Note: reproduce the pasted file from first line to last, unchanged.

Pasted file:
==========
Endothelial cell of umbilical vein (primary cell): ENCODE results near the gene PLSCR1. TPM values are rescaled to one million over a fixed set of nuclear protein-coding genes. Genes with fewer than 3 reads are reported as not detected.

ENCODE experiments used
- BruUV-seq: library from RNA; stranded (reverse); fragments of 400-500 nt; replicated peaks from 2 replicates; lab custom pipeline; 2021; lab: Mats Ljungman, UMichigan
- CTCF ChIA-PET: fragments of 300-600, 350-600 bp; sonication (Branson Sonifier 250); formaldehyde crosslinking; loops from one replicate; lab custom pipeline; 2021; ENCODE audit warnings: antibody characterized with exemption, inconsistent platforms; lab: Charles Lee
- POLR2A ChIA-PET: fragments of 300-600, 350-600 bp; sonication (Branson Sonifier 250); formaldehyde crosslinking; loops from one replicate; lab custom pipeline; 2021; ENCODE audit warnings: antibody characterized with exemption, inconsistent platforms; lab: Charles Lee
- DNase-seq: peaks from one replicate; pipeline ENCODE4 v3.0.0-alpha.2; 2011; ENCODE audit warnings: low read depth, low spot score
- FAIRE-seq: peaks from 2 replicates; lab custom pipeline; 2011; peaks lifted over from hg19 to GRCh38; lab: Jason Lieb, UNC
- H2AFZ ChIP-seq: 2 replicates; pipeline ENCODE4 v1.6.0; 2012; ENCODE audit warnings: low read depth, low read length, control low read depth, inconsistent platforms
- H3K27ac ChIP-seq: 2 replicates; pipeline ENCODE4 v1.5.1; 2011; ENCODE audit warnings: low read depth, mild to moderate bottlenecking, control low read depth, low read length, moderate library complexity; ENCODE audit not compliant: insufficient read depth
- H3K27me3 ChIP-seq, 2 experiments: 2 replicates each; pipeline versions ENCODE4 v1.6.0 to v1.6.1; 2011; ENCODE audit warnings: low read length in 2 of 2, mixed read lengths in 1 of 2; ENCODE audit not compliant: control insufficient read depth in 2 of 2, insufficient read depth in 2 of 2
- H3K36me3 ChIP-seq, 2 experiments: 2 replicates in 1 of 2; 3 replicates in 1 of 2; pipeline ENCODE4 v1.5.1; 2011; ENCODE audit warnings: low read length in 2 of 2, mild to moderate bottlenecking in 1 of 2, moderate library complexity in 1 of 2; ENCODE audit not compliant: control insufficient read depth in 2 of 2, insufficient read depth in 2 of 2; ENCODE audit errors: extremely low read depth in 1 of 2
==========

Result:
Endothelial cell of umbilical vein (primary cell): ENCODE results near the gene PLSCR1. TPM values are rescaled to one million over a fixed set of nuclear protein-coding genes. Genes with fewer than 3 reads are reported as not detected.

ENCODE experiments used
- BruUV-seq: library from RNA; stranded (reverse); fragments of 400-500 nt; replicated peaks from 2 replicates; lab custom pipeline; 2021; lab: Mats Ljungman, UMichigan
- CTCF ChIA-PET: fragments of 300-600, 350-600 bp; sonication (Branson Sonifier 250); formaldehyde crosslinking; loops from one replicate; lab custom pipeline; 2021; ENCODE audit warnings: antibody characterized with exemption, inconsistent platforms; lab: Charles Lee
- POLR2A ChIA-PET: fragments of 300-600, 350-600 bp; sonication (Branson Sonifier 250); formaldehyde crosslinking; loops from one replicate; lab custom pipeline; 2021; ENCODE audit warnings: antibody characterized with exemption, inconsistent platforms; lab: Charles Lee
- DNase-seq: peaks from one replicate; pipeline ENCODE4 v3.0.0-alpha.2; 2011; ENCODE audit warnings: low read depth, low spot score
- FAIRE-seq: peaks from 2 replicates; lab custom pipeline; 2011; peaks lifted over from hg19 to GRCh38; lab: Jason Lieb, UNC
- H2AFZ ChIP-seq: 2 replicates; pipeline ENCODE4 v1.6.0; 2012; ENCODE audit warnings: low read depth, low read length, control low read depth, inconsistent platforms
- H3K27ac ChIP-seq: 2 replicates; pipeline ENCODE4 v1.5.1; 2011; ENCODE audit warnings: low read depth, mild to moderate bottlenecking, control low read depth, low read length, moderate library complexity; ENCODE audit not compliant: insufficient read depth
- H3K27me3 ChIP-seq, 2 experiments: 2 replicates each; pipeline versions ENCODE4 v1.6.0 to v1.6.1; 2011; ENCODE audit warnings: low read length in 2 of 2, mixed read lengths in 1 of 2; ENCODE audit not compliant: control insufficient read depth in 2 of 2, insufficient read depth in 2 of 2
- H3K36me3 ChIP-seq, 2 experiments: 2 replicates in 1 of 2; 3 replicates in 1 of 2; pipeline ENCODE4 v1.5.1; 2011; ENCODE audit warnings: low read length in 2 of 2, mild to moderate bottlenecking in 1 of 2, moderate library complexity in 1 of 2; ENCODE audit not compliant: control insufficient read depth in 2 of 2, insufficient read depth in 2 of 2; ENCODE audit errors: extremely low read depth in 1 of 2